Trust me, it wont be easy. And as a audience in OCC Bangalore noted during discussions, it is a terrible experience when your first idea bombs when asked for feedback from peers. But you know what… its all part of building you as the product. It’s an excercise to shed that extra weight that you have in you – that air of confidence and assumptions sometimes. Really, for an iterative entrepreneur, its all about falling nine times and getting up ten times. It really is.

So if you are one that falls into the first category, well You probably wont be reading this cause you’ll be busy trying to keep those investors and partners in bay. As for the iterative kind, unless you are in your third or fourth venture, dont waste your time trying to raise money and all. Be smart, save some money here and there, be frugal and stick it out. See how far you can build and take a product without having to raise money – its very much like holding your breathe to see how far you can control yourself from now having to depend on oxygen. But when you do attain that balance – or even control in it, thats when you know you are ready for the olympics to show the world what you really got.


6 Responses to "Starting off: The Incremental and the Iterative Way."

So do we have anyone who would come into the category of first(Incremental) and iterative one. I am not sure whether all are kick a** hero’s to leave comfortable zone and start something on their own. Anyway I do appreciate guys with such a brave heart, at the same time I don’t see anything wrong in taking cautious approach. What I would say is, whether you follow an incremental or iterative process. An entrepreneur should perceive himself as a product and constantly strive to build himself, learn from mistakes, grow his contacts, plan for short term and long term, take risk(whether calculated or not). Please correct me if I am wrong…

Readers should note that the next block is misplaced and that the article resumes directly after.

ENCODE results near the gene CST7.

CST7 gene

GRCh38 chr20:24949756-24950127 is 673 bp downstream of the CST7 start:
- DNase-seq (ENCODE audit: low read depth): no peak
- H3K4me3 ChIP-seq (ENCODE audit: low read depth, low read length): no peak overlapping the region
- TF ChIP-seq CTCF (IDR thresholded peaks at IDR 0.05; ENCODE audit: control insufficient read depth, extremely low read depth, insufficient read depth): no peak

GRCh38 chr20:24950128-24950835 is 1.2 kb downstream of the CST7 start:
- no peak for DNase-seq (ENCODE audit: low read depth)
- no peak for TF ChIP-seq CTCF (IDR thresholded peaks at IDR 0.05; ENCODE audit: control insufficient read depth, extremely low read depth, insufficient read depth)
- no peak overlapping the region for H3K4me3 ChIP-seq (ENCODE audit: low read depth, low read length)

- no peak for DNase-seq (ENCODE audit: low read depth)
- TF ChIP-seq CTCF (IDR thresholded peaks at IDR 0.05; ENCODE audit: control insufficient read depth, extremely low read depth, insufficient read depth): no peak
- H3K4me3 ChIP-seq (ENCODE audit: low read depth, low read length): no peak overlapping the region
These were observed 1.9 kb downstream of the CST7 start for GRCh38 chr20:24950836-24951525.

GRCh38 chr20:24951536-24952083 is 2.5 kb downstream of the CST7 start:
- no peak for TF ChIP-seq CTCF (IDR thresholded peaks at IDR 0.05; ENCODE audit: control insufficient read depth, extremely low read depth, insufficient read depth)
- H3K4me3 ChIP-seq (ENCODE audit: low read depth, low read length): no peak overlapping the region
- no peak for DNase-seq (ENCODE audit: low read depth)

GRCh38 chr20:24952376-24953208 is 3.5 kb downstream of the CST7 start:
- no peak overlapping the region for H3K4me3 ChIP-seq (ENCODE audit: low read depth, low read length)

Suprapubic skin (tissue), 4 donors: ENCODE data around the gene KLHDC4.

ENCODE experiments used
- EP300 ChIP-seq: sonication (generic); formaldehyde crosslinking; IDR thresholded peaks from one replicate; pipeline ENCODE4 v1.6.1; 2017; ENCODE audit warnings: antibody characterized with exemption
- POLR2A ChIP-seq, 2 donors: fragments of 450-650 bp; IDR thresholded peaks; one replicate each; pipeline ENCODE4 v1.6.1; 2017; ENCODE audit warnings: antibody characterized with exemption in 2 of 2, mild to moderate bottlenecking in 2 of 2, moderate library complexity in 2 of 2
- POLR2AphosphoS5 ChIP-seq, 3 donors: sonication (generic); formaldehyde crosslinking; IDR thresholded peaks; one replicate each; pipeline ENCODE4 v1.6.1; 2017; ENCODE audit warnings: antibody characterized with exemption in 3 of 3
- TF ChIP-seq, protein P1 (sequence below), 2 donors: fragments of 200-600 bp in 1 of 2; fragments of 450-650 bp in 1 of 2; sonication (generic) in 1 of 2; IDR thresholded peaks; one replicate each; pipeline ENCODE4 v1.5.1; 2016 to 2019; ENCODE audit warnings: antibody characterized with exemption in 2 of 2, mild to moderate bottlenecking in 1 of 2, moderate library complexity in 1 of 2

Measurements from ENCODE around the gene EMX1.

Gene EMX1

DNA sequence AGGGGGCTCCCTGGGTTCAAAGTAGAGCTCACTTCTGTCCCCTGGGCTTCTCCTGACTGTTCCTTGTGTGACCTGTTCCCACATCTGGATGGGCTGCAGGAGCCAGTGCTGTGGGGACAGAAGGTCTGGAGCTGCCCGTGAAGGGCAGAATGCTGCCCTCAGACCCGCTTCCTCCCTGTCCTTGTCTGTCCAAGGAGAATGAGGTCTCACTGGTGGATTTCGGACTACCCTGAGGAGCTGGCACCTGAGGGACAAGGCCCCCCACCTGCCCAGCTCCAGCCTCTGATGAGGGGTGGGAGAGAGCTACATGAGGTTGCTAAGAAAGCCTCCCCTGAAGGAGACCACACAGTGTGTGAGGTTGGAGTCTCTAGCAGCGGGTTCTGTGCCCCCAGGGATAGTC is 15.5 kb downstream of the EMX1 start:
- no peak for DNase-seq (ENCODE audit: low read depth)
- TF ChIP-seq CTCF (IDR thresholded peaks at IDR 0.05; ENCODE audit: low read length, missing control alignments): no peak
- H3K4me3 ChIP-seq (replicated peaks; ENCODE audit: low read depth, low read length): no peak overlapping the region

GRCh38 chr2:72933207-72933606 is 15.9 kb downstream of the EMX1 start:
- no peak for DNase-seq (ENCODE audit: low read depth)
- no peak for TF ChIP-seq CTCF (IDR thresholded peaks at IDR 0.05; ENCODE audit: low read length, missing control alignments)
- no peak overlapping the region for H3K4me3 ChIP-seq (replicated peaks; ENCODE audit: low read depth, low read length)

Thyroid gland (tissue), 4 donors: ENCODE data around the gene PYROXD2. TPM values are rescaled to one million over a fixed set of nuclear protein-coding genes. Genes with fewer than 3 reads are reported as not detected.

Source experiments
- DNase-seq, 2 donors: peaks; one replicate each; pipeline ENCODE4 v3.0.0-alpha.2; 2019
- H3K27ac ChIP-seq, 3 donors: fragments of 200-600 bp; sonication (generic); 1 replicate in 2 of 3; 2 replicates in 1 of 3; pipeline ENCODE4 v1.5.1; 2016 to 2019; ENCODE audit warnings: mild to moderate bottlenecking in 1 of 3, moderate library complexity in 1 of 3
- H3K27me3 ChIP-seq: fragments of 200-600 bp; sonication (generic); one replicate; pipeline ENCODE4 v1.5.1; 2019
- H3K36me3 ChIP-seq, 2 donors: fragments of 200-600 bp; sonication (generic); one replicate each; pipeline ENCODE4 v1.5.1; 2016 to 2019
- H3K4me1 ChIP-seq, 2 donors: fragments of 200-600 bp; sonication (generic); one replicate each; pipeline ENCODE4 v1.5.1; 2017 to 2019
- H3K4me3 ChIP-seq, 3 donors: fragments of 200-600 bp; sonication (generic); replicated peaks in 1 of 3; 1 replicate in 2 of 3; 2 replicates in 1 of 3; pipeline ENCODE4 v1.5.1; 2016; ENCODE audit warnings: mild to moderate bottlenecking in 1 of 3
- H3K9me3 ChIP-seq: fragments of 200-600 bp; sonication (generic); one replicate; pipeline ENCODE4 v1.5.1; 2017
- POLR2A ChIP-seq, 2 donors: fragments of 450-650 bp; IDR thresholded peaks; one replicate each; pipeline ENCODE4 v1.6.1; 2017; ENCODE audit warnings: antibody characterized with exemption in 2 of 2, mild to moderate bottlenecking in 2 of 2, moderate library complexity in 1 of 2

Bhanu, right on spot.

I guess what I was trying to say about the fresh and ‘incremental’ entrepreneur, was that the journey was longer than expected and not to give up heart, nor base everything on funding and such things everyone seems to be running after.

But yep, planning is crucial if you ever have an entrepreneurial dream. 🙂

“With an iterative entrepreneur, I really believe that the entrepreneur himself is the product – really think about it.”
–Couldn’t Agree with you more

I think the iterations of an iterative one need not be spread over multiple ventures. All the iterations can pretty much come from a single venture where the entrepreneur has persisted.

I fall in the first category and I’ve read this post 😉
But the “kind” of entrepreneur is more based on many things…like when you are bitten by the entreprenuer bug(which includes risk taking ability),when the idea looks valid(see an incremental one)

While I resonate with you fully on this post, I do feel however that even those that are at heart the ‘iterative’ types, should spend some time working – not necessarily for too long, but long enough to understand what it means to work in a professional environment – it will possibly make them better managers of their own business, especially when it (hopefully) becomes a medium organization itself. Don’t stick around too long, however, otherwise you’ll risk becoming cynical, comfortable, married-with-kids – and generally risk averse!

Gautam Kshatriya